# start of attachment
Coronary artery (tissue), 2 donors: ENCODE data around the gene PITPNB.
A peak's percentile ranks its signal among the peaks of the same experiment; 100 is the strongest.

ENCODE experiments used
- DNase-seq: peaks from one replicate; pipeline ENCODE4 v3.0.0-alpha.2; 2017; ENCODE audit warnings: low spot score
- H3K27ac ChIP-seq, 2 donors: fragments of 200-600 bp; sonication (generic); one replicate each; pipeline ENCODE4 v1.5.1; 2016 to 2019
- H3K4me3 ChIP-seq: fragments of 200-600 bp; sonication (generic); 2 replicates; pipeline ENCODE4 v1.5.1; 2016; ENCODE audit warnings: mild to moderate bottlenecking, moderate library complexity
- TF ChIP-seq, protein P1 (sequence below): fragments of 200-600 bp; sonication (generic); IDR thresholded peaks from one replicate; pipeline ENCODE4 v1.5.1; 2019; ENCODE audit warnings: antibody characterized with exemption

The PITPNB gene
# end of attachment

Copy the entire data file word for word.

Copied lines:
Coronary artery (tissue), 2 donors: ENCODE data around the gene PITPNB.
A peak's percentile ranks its signal among the peaks of the same experiment; 100 is the strongest.

ENCODE experiments used
- DNase-seq: peaks from one replicate; pipeline ENCODE4 v3.0.0-alpha.2; 2017; ENCODE audit warnings: low spot score
- H3K27ac ChIP-seq, 2 donors: fragments of 200-600 bp; sonication (generic); one replicate each; pipeline ENCODE4 v1.5.1; 2016 to 2019
- H3K4me3 ChIP-seq: fragments of 200-600 bp; sonication (generic); 2 replicates; pipeline ENCODE4 v1.5.1; 2016; ENCODE audit warnings: mild to moderate bottlenecking, moderate library complexity
- TF ChIP-seq, protein P1 (sequence below): fragments of 200-600 bp; sonication (generic); IDR thresholded peaks from one replicate; pipeline ENCODE4 v1.5.1; 2019; ENCODE audit warnings: antibody characterized with exemption

The PITPNB gene